MOVIE URBAN LEGEND: Atari created a special video game just to be used in a sequence in Superman III,
One of the odder examples of a big budget superhero movie was Superman III, which decided to mix a Richard Pryor comedy in with, well, you know, a Superman movie. Pryor played Gus, a computer genius who was using a computer program to embezzle money from the company that he worked for. When his boss, Ross Webster, discovered what he was doing, instead of firing him or having him arrested, he instead blackmailed him into using his abilities to make a lot of money. He first has Gus force a weather satellite to create a tornado to destroy Colombia’s coffee crop so that Webster could corner the market. When Superman foiled that plot, Webster made Gus create artificial kryptonite to use against the Man of Steel.
It temporarily turns Superman evil, although the hero eventually resolves the situation. In the meantime, Webster has built a supercomputer for Gus to use. Webster, his girlfriend, as well as his sister, Vera, go to the base where the supercomputer is held along with Gus. Superman, of course, tracks them down. This leads to a classic sequence.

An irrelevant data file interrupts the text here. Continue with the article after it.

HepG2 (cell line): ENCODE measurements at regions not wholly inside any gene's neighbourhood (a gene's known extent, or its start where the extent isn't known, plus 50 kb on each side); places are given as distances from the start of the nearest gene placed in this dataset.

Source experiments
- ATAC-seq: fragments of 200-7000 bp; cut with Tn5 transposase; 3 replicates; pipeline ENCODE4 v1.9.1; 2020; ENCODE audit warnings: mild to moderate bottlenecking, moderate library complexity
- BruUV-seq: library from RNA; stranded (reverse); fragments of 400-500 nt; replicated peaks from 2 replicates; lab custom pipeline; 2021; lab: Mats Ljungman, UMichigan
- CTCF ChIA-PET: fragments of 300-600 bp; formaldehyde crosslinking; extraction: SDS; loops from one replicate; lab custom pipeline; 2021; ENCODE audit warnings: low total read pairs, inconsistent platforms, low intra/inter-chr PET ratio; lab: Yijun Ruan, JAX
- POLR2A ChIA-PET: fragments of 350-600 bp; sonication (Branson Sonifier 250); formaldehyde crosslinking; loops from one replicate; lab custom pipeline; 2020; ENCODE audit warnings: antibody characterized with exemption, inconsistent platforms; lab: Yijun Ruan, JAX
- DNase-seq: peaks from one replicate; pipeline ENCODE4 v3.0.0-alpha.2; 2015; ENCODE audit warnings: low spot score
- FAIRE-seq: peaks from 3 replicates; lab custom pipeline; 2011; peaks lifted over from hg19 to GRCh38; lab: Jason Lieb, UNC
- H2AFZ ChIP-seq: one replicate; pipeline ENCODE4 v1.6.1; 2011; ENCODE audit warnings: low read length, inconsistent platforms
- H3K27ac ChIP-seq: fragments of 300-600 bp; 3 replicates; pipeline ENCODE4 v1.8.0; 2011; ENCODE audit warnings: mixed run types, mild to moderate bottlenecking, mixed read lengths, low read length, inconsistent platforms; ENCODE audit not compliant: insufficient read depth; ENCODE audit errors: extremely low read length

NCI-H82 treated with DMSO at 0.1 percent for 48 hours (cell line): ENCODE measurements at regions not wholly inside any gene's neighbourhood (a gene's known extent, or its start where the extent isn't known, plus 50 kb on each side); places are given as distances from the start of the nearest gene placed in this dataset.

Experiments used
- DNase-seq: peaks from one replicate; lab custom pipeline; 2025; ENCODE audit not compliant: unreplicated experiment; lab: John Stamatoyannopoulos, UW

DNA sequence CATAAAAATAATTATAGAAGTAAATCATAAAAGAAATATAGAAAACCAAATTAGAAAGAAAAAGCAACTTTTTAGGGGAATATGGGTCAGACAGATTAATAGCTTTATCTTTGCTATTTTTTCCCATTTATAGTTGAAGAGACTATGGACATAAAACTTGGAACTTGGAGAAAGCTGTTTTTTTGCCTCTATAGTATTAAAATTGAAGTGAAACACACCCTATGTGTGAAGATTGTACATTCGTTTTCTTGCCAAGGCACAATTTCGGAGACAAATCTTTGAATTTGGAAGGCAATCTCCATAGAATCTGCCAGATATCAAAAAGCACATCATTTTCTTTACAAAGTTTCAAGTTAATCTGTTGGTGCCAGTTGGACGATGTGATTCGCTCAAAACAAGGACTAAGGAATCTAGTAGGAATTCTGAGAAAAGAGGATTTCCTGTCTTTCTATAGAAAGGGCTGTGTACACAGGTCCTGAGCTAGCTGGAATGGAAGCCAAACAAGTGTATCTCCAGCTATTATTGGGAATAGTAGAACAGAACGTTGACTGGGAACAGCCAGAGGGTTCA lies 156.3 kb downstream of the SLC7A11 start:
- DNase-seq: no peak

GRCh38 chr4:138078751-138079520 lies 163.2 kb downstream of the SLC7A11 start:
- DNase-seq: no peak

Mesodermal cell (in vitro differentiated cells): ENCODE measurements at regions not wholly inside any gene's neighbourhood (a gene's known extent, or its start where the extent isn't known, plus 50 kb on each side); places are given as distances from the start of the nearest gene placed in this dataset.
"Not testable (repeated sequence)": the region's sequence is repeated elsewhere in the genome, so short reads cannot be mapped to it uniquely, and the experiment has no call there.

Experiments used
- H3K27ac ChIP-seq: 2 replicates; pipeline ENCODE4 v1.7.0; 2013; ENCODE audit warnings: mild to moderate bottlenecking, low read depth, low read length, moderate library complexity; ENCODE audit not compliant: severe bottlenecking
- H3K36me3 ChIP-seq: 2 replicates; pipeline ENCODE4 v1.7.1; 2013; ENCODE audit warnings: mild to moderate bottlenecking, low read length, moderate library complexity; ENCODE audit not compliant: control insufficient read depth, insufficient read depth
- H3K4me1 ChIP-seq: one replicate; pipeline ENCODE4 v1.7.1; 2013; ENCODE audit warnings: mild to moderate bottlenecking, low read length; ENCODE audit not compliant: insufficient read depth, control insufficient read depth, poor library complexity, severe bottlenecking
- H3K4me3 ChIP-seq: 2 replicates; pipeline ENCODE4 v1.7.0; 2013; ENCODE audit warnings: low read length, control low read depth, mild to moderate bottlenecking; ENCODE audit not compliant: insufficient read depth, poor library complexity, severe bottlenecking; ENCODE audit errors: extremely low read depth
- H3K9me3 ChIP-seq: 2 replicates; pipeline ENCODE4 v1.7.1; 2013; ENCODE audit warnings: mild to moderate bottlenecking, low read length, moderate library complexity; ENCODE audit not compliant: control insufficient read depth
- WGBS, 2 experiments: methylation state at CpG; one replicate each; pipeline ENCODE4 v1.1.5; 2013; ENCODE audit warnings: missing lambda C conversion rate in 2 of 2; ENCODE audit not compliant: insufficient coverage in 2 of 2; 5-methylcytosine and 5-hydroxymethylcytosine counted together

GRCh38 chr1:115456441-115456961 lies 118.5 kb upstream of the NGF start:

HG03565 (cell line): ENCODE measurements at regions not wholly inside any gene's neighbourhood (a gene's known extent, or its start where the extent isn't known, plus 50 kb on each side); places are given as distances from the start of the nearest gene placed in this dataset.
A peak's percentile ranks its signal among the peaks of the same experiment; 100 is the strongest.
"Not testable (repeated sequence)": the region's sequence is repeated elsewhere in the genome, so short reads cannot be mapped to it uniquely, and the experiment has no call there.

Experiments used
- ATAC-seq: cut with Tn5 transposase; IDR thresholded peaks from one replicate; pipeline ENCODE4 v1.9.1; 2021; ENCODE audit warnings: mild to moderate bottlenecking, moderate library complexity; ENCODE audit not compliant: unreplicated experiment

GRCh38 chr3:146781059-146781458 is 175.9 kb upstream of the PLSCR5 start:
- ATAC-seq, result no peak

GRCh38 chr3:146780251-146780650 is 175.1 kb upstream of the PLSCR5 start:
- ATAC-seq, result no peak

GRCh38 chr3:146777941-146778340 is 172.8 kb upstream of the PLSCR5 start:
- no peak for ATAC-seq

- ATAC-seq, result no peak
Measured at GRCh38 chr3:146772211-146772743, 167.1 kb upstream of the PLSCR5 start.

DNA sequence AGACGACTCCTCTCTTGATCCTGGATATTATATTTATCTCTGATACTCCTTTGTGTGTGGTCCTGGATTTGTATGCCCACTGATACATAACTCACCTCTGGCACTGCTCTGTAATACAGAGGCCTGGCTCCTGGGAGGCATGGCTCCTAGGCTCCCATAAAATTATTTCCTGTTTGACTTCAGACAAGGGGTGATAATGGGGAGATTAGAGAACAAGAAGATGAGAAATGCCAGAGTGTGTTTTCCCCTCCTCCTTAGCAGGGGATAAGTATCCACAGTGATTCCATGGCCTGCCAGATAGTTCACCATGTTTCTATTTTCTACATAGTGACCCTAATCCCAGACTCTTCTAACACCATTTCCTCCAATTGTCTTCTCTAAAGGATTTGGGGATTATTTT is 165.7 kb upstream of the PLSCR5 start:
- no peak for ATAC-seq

HOW WERE VIDEO GAMES USED IN THE FILM?
The base with the supercomputer in it has defense systems, and so Webster accesses a display monitor that will allow him to fire the missiles after Superman who is, of course, flying towards them to stop their dastardly deeds. As he targets the missiles, the whole thing is depicted as if it is a video game. It is a classic sequence…
At the time, Warner Bros. owned the famed video game company, Atari, and Warner was making a BIG deal out of the fact that it owned Atari at the time (before Atari sort of took a nosedive), so a longstanding rumor is that Atari created a special video game for that sequence.
Atari actually WAS working on a Superman III video game that never actually got released…